Guo Xi’s son, Guo Si (d. 1123) passed the imperial exams in 1082. Prior to this, he is mentioned as having helped his father on imperial painting commissions.

    Guo Si passing the exams was an important event to their family. It raised their status further. 

    To celebrate it, Guo Xi painted a four-wall work for the Confucian Xuansheng Hall in his hometown of Wenxian. He inscribed it with the following quote: 

    Life’s ambitions are all attained by the brush.

    Guo Xi

    Guo Si would go on to achieve the prestigious rank of Grand Master for Court Attendance. And in 1117, he had a person audience with the emperor Huizong to present him with his father’s writings.

    Guo Xi’s art

    In a note by his son (see below, ‘The Great Message on Forests and Streams‘) Guo Si, we learn that Guo Xi had a very particular process for painting.

    He would clean his studio, ritually wash himself, light incense and then wait ‘as if he were expecting the visit of an important guest.’

    Guo is known primarily for landscape painting. This was the most important genre of painting throughout the Northern Song period.

    Heir to Li Cheng

    a solitary clearing amid peaks by li cheng
    A Solitary Temple amid Clearing Peaks (ca. 960) by Li Cheng, hanging scroll, ink on silk, 111.4 x 56 cm. Nelson-Atkins Museum of Art, Kansas City, Missouri. (Purchase: Nelson Trust). (Image source: Wikipedia Commons)

    Li Cheng (919 – 967 AD) was the most influential landscape painter in Chinese history.

    He lived during the Five dynasties period (907 – 960 AD) that preceded the Song dynasty. During this period, landscape painting developed at a speed and level never seen before.

    Many brilliant landscapists appeared, but Li was – and still is – generally considered the greatest of them all. His paintings were widely praised for their skill and style. And his social class helped add a respectable air to his reputation.

    An image of an educated gentlemen who painted for leisure (as opposed to a commercial craftsman) was built up around him.

    Guo Xi’s style, like many other painters of the Northern Song (and beyond) showed a clear influence from Li’s.

    The Song state effectively co-opted this style as an official style, to be associated with a linage stemming from Li. 

    Think of it as an imperial branding, if you will.

    Political symbolism

    Art theorists could further embellish this official style with theory around the harmony and authority it represented.

    For example, large, awesome mountains that dominated these landscapes could be interpreted as symbols of the emperor.

    And the peaceful atmosphere of the scenery, where rivers flowed people wandered, could represent the peace and prosperity of the empire.

    Why was Huizong disinterested in Guo Xi’s paintings?

    Portrait of the emperor huizong seated
    Portrait of Huizong Emperor Seated (Song dynasty) by unknown painter, hanging scroll, ink and colour on silk, 188.2 x 106.7 cm. (National Palace Museum, Taipei. (Image source: Wikipedia Commons)

    When Shenzong died in 1085 (aged 36), the New Policies he had promoted were halted. Guo Xi died five years later. 

    However, a decade after this, Shenzong’s grandson ascended to the throneHuizong (r. 1100 – 1126 AD)

    Under Huizong, and his notorious prime ministerCai Jing (1047 – 1126 AD), the New Policies were revived once again.

    Opponents of the New Policies were once again targeted. The names of anti-reformists, even deceased ones, were listed on pillars across the country.

    Guo’s friend and admirer, Su She, was the most reviled anti-reformist. He had died one year into Huizong’s reign, but now his work was banned and his associates punished.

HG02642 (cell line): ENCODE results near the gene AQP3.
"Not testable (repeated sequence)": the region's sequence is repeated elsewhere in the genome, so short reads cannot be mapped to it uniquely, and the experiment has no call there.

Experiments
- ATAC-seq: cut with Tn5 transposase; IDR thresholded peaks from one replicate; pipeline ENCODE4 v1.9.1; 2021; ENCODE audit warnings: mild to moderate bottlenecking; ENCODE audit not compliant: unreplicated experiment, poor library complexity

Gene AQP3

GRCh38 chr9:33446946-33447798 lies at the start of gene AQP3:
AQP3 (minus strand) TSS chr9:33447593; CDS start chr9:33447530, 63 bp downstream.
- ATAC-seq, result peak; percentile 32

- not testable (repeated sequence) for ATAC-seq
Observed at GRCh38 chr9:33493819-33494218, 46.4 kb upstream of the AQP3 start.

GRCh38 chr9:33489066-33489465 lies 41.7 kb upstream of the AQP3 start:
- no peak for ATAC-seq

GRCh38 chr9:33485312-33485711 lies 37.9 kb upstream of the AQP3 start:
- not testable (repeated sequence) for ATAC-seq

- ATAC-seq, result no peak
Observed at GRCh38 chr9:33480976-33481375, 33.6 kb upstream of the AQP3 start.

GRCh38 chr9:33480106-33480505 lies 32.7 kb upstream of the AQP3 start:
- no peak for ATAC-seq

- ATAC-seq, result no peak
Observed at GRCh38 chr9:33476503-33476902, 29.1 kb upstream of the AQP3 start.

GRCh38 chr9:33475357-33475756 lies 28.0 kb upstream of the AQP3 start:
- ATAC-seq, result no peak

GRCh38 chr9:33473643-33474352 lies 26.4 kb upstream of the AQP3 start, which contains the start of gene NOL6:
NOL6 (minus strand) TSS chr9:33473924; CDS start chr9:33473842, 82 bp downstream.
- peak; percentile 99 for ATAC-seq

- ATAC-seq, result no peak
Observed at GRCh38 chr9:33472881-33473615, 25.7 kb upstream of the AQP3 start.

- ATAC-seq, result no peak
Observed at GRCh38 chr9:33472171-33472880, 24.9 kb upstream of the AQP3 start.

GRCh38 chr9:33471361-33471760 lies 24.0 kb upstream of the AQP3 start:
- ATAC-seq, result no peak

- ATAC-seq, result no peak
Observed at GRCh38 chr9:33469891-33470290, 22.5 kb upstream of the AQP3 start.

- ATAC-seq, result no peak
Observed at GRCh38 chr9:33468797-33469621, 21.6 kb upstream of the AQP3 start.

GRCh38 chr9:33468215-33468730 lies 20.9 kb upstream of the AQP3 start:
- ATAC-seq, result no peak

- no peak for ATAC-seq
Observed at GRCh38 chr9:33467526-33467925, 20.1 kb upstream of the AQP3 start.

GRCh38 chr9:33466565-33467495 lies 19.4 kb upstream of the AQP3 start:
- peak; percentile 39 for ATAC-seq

Other anti-reformist names associated with Guo were also listed. These included the man who first introduced him to the court, Fu Bi, his patron Wen Yanbo (1006 – 1097 AD), and his friend, the famous literary official and calligrapher Huang Tingjian (1045 – 1105 AD), and more. 

    Guo had not been an anti-reformist. However, his close association with the anti-reformists caused Huizong to essentially shun his art. 

    After all, many of his paintings featured colophons (written statements mounted on the same work) by anti-reformists.

    Was there irony in Huizoing’s neglect of Guo Xi?

    It could perhaps be argued that there was a certain irony in Huizong’s neglect of Guo Xi.

    This is because Huizong’s uncle Wang Shen (ca. 1048 – ca. 1103 AD) had tutored Huiziong in painting, calligraphy and art collecting.

    Wang had grown up in the palace grounds – so he had, in turn, learned directly from Guo Xi.

    However, even if it was universally accepted that this was ironic, it would still be relatively low down on the lists of ironies that eventually befell Huizong’s…

    Detail from Misty River, Layered Peaks (Song dynasty) by Wang Shen
    Detail from Misty River, Layered Peaks (Song dynasty) by Wang Shen, handscroll, ink and colour on silk. The Shanghai Museum. (Image credit: Alamy)

    The Xuanhe Catalogue’s entry on Guo Xi

    Despite Huizong’s neglect of Guo Xi’s work, the Xuanhe Catalogue of Painting (1125) that he commissioned still spoke favourably of Guo.

    The Catalogue is a list of the palace’s art collection, complete with biographical and critical comments on the artists featured.

    Early on, his skill was brilliantly skilled, over time he became increasingly profound. He had picked up some of Li Cheng’s techniques, but as he developed subtleties, his own originality emerged […] Critics have said that Guo Xi is unique for his era in that he had robust and strong brushwork as an old man, as if its appearance grew this way over the years.

    Xuanhe Catalogue of Painting, scroll 11

    The Catalogue lists 30 artworks by Guo in the royal collection. This is, admittedly, a relatively low number considering his popularity and status several decades before.

    The Great Message on Forests and Streams 

    The Great Message on Forests and Streams (1110 AD) is a collection of Guo Xi’s remarks on painting compiled and published by his son Guo Si.

    It includes several chapters, including ‘On Painting Landscapes’ (山水训), and ‘Ideas on Painting’ (画意).

    In the former, Guo Xi’s views on landscapes are given at length.

    There are different types of landscape paintings – some are spread out, large compositions, where nothing is left out. Others are condensed into small views which are not, however, negligible.
       There are also different ways of looking at landscapes. If one looks at them with the heart of the woods and the streams, their value becomes great. But if one looks at them with proud and haughty eyes, their value becomes low.

    – Guo Xi, The Great Message on Forests and Streams